In the end, the departure for Henrik and Daniel Sedin was destined to go down like this - understated, classy and thoughtful.
There would be no year-long goodbye tour or months of feting and fanfare. That wouldn’t be their style.
Just an open letter to Vancouver Canucks fans, with the hockey world hanging on every word.
The Sedin twins, statistically the best brother duo in the history of the NHL and the faces of hockey in Western Canada for much of the 21st century, announced on Monday they will retire at the end of their 17th season this weekend. Their final games in Canucks uniforms will be on Saturday night in Edmonton.
“Being part of the Canucks family for 18 [years] has been the best part of our lives,” the Sedins wrote in a joint letter. “But it’s time to focus on our families and life after hockey. It’s time to help with homework every night. It’s time to be at every birthday party and to stand in the cold at every hockey rink, soccer game and riding lesson on weekends. It’s time to be at home for dinner every night.”
The Canucks will now have two voids to fill in their lineup.
Since 2000, one year after then-GM Brian Burke orchestrated the trade to select the twins at No. 2 and 3 overall, the Sedins have been the models of consistency in Vancouver.
Some 1,360 regular-season games will have passed by Saturday and the Canucks only played seven of them without at least one Sedin in the lineup.
They have combined for 631 goals, 1,475 assists and 2,106 points – the only brothers in NHL annals with at least 1,000 points each – in addition to 47 playoff wins, seven hat tricks, six All-Star Game appearances and six end-of-season All-Star selections.
As much as Daniel and Henrik were thought of as one combined entity, they were individually successful and stood on their own two feet.
Henrik won the Hart and Art Ross trophies in 2009-10 with his 112-point season. Daniel matched Henrik with the Art Ross and Ted Lindsay the following season with his own 104-point campaign.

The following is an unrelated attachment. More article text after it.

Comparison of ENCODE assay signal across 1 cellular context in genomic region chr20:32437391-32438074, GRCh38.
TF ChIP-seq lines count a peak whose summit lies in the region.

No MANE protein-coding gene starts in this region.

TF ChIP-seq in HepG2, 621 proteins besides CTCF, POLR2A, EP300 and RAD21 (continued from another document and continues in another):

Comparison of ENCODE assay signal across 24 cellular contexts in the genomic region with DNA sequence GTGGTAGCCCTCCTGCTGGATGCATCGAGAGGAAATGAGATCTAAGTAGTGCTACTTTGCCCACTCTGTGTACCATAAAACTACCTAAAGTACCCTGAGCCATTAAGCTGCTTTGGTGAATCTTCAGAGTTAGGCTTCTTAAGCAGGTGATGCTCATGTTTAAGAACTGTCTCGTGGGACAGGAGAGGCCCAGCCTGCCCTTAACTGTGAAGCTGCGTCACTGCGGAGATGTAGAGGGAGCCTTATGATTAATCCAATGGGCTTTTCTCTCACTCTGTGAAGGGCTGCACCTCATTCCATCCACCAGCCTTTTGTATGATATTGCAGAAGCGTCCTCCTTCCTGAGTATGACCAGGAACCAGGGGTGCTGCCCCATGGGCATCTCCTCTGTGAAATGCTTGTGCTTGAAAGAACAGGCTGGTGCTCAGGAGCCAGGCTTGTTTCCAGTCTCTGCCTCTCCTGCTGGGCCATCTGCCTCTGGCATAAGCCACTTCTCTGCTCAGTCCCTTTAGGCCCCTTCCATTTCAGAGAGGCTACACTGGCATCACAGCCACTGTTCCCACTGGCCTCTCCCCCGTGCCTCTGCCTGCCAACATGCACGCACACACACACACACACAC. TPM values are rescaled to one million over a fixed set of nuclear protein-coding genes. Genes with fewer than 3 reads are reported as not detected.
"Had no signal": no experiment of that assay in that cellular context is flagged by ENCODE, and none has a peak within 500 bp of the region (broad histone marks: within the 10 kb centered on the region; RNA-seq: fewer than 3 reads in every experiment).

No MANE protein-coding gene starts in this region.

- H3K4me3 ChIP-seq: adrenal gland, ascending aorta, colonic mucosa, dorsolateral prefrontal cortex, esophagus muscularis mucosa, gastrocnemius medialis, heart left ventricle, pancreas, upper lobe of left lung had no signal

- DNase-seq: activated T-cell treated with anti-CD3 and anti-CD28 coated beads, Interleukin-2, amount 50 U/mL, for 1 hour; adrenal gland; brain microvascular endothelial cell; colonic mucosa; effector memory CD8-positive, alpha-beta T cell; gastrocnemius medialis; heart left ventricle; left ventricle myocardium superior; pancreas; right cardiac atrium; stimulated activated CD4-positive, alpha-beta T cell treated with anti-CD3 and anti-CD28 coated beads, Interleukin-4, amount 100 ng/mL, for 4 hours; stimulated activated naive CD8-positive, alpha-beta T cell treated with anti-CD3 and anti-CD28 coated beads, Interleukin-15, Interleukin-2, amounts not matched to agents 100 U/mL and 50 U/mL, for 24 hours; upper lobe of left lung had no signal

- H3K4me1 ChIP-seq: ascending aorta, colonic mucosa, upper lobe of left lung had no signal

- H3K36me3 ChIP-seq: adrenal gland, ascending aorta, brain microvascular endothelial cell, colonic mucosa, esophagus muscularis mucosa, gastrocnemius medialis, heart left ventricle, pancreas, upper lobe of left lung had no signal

Henrik was often dishing, while Daniel did the finishing. They were the yin to each other’s yang, seemingly always level-headed amid the maelstrom that was the Vancouver market during much of their tenure.
It’s easy to forget now, but the Sedins weren’t a slam dunk to achieve this level of success when they first arrived. The list of doubters was longer than supporters after their first three NHL seasons, when they were pushed around in the big-boy Western Conference and neither brother cracked 40 points.
The 2004-05 lockout robbed them of their 24-year-old seasons, but they returned to the NHL from a season home with MoDo in Ornskoldsvik, Sweden, as different, more physically mature players ready to take the league by storm. They burst into bona fide stars, producing one of the few golden eras in Canucks history.
Ultimately, the Sedins and Canucks fell one game short bringing that first Stanley Cup to Vancouver in 2011, at the height of their pinnacle in the NHL. They will close with just seven playoff series wins in 17 seasons – three of them coming in that 2011 run that enveloped the city and province – which is an underwhelming total for what they brought to the table.
Not much of that can be pinned on the Sedins. They are winners, no doubt, as their trophy case will show with 2006 Olympic and 2013 World Championship gold medals.
Even when the questions were tough, the Sedins were there answering - almost always the first to stand up to address reporters after crushing losses. Henrik and Daniel were as accountable as they were consistent – and they finished first and second in Canucks scoring for 10 consecutive seasons.
Each played more than 1,300 regular season games - both brothers were in the Canucks lineup for all 82 games in six different seasons. They will finish within 30 points of each other’s career marks, each pocketing an equal $74.1 million – not one dollar more than the other.
Both Sedins have a chance to finish their careers making an improvement on last year’s disappointing season, despite playing nearly three fewer minutes per game. But with the Canucks’ roster growing younger and a third straight spring without a playoff berth sprung, they made the decision to step away. Together.
“This feels right for all of us,” the Sedins wrote. “It’s time to let the next generation of young players lead the Canucks.”
The only shame is that the Sedins did not announce their decision earlier, to give each NHL stop on the tour a chance to say thank you, like so many of the other greats have done. Henrik and Daniel earned that opportunity.
That just wouldn’t be their style, one uniquely their own, intertwined with each other and a city – now forever.
Contact Frank Seravalli on Twitter: @frank_seravalli